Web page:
Do we want to see the world burn?


What an attentive reader of contemporary books, printed periodicals and online media is bound to notice in the course of the years is an as it were familiar set of recurring themes, accompanying an (usually, but not necessarily) unprecedented and dreadful kind of event or a political circumstance.

One of those recurring themes is the outlook on a soon to come collapse of the economic system, financial markets, or other vital devices (food supply chains, health care), and another – less violent but gloomy in a similar fashion – the incessant decline of culture, morale and social cohesion in the Western World.

The impulse behind this is anyone’s guess. Increasing click-rates or sold copies with a controversial topic seems one of the obvious reasons.

Narcissistic attention-seeking for its own sake, or an attempt to push a political agenda can be reasons just as well.

However, such sorts of simplistic explanations I never found really convincing though they surely have their merits. They always address distasteful elements of the human nature like greed or power-hunger, but, as it seems, they ignore an underlying spiritual dimension.

The predictions of decline and disintegration

“Certainly it is possible that the advent to power of the masses marks one of the last stages of Western civilization, a complete return to those periods of confused anarchy which seem always destined to precede the birth of every new society.” – Gustave Le Bon 

When one takes the trouble to explore older literature and study some of the classics of the great thinkers and controversial minds of the more recent eras, like Gustave Le Bon (“The Crowd: A Study of the Popular Mind”) or Karl Marx (“The Communist Manifesto”), he’ll see that their work is often rooted in a very pessimistic, even a doomsday outlook about the future.

Popular dystopian novels of the middle and late 20th century strike a similar tone, so as “Brave New World” by Aldous Huxley, or “Fahrenheit 451” by Ray Bradbury, to mention a few.

The discussion is by no means a modern phenomenon. However, not even the devastating events of the last decades, or the last century for that matter, proved the grim predictions as to (or the desire for, more about that in a minute) a zombie apocalypse (our half-ironic contemporary term) quite right.

Compiling material for this article has in fact led me to a slightly altered view on the subject.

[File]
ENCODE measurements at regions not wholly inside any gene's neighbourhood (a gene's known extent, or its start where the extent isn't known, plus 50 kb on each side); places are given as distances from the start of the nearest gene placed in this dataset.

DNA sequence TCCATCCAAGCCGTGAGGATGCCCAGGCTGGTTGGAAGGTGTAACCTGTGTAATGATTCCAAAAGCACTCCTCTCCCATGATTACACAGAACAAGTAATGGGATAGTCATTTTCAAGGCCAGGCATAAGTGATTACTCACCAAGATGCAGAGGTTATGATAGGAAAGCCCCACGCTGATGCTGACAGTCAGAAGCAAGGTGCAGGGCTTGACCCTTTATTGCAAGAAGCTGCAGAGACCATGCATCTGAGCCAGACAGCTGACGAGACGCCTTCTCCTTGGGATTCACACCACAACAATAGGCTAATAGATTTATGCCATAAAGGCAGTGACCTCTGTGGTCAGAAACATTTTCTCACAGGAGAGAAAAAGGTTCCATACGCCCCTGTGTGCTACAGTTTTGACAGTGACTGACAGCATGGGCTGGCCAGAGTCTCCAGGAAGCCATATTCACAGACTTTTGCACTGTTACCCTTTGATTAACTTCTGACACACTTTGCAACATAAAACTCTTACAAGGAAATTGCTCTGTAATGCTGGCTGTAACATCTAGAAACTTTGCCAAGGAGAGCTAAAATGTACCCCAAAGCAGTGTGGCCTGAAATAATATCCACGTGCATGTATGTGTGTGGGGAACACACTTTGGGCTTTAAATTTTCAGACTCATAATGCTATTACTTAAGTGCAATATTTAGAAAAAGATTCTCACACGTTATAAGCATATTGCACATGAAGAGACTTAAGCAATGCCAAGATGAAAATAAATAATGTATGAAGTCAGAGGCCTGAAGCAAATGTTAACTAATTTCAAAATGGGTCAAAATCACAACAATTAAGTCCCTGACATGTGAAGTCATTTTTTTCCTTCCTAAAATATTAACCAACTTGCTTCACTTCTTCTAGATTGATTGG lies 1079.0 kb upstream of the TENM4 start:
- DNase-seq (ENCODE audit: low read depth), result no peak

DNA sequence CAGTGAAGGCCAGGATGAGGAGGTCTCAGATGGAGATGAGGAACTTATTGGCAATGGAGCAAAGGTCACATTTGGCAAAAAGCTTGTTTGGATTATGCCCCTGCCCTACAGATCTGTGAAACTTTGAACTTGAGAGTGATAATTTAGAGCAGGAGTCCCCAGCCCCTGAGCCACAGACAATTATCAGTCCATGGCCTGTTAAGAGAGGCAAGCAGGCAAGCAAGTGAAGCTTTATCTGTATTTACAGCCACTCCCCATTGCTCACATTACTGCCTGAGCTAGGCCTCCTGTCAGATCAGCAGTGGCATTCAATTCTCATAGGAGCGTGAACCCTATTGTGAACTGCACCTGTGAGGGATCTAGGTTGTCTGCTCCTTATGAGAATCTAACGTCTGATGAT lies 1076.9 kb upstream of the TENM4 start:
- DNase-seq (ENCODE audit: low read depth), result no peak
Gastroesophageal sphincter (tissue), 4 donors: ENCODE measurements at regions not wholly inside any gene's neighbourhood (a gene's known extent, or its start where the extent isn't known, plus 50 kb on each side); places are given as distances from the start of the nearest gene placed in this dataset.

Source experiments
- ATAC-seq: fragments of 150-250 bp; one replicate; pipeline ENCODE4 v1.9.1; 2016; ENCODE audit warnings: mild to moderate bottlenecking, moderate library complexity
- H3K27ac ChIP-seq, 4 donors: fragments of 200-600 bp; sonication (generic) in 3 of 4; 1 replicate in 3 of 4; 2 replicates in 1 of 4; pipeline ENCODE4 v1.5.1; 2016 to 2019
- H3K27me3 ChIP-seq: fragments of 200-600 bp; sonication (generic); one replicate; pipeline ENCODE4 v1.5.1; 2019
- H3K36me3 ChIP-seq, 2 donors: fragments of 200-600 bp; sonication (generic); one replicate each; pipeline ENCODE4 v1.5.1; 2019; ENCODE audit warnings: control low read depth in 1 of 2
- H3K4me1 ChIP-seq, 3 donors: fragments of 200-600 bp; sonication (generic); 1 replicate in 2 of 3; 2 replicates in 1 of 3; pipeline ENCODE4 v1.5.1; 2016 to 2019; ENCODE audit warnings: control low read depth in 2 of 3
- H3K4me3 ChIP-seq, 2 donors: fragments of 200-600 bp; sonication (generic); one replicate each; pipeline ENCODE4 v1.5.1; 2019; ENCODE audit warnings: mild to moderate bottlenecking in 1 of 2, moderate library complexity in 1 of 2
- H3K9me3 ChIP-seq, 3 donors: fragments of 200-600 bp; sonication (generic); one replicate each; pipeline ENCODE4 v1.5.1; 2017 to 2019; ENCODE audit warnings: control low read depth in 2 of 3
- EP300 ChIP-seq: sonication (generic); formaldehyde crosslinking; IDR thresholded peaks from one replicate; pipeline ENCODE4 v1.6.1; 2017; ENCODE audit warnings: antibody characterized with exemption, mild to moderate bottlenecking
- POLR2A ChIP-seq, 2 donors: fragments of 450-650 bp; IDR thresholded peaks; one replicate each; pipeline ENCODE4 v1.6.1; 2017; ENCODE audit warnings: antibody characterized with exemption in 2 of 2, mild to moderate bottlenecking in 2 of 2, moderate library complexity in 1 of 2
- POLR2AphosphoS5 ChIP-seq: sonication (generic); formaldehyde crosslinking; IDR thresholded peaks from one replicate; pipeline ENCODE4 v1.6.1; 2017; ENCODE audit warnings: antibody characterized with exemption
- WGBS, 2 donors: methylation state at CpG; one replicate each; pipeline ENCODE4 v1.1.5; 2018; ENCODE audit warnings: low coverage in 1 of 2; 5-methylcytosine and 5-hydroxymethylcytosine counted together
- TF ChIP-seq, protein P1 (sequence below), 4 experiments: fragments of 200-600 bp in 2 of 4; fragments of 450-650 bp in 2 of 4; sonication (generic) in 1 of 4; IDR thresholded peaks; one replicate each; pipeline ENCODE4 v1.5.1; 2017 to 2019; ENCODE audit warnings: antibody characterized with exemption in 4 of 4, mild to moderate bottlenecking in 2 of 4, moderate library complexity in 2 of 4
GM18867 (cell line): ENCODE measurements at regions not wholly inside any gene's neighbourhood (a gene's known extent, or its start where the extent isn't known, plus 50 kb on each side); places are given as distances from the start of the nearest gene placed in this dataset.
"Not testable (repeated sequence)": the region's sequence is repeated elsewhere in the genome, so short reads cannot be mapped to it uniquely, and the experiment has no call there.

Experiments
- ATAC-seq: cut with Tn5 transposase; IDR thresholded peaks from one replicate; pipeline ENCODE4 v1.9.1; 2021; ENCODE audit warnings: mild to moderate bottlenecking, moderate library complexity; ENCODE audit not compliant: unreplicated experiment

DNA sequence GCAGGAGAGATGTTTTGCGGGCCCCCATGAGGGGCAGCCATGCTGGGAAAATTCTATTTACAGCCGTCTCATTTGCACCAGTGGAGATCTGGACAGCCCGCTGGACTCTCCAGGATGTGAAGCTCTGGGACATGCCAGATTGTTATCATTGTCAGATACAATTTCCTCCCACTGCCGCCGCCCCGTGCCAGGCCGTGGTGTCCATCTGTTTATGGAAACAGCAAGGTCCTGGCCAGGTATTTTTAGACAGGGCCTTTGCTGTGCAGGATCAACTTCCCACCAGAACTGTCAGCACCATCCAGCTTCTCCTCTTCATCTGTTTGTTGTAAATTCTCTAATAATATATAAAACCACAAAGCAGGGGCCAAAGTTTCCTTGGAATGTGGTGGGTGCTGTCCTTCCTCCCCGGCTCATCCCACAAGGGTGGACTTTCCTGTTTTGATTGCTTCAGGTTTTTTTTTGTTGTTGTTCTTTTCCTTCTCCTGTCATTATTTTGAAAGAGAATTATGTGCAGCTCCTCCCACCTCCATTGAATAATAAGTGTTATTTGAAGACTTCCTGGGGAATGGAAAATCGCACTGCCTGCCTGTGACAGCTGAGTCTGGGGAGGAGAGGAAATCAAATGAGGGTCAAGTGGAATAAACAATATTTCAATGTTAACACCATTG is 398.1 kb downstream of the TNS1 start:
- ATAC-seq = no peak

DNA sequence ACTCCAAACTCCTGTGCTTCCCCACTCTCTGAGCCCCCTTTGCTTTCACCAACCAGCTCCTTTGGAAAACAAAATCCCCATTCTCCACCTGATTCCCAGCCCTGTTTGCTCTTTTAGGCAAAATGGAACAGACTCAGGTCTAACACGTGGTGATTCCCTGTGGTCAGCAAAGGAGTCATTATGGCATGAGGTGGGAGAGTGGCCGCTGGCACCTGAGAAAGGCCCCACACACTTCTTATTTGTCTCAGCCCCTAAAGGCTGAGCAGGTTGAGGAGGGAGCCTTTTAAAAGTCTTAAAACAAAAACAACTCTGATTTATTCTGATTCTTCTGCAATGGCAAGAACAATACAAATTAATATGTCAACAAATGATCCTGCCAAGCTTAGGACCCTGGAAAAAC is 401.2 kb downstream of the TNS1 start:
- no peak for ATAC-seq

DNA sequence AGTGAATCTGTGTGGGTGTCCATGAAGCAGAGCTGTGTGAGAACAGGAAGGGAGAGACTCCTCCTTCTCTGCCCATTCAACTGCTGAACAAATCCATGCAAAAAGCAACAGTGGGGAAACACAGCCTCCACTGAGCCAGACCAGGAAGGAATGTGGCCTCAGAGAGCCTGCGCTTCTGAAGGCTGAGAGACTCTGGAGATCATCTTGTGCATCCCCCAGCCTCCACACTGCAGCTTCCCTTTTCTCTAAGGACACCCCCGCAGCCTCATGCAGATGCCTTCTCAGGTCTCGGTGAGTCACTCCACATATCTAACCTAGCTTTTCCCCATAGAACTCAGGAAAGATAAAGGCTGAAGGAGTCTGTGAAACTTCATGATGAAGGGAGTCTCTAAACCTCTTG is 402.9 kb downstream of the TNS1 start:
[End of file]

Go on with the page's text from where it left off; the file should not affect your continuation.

The actual question that arises is, to put it concisely, whether people want to see the world burn.

After doing a fair share of research, I hold two quite different hypotheses in regard to this question. I’ll try to discuss some of the material and the ideas I came across in the following paragraphs.

Desire for vengeance

“And even in the best of all hearts, there remains … an unuprooted small corner of evil.” – The Gulag Archipelago

Crushing disappointments, rejections, suffering are intrinsic to the human existence. This inherent feature of life has been cast into a spectrum of philosophical theories across most different cultural origins and eras ever since the invention of writing.

Undoubtedly, there exists (or has to exist) an angry and vengeful side within our human nature that blames the world for pain and suffering, and a spiritual desire for retribution seems just the logical consequence of it.

However, how this inevitable fact of life transcends the spiritual realm of every individual person varies greatly.

Since a long time I hold the theory that people who encounter rejections and hardship from early on in life (and therefore lack sexual, as well as other essential gratifications) have a strong tendency to create stunning pieces of art, literature or technical innovations (you want to look up the biographies of artists like Vincent van Gogh or Ludwig van Beethoven) which is the way to “get your own back on grown-ups who snubbed you in childhood”, as George Orwell put it.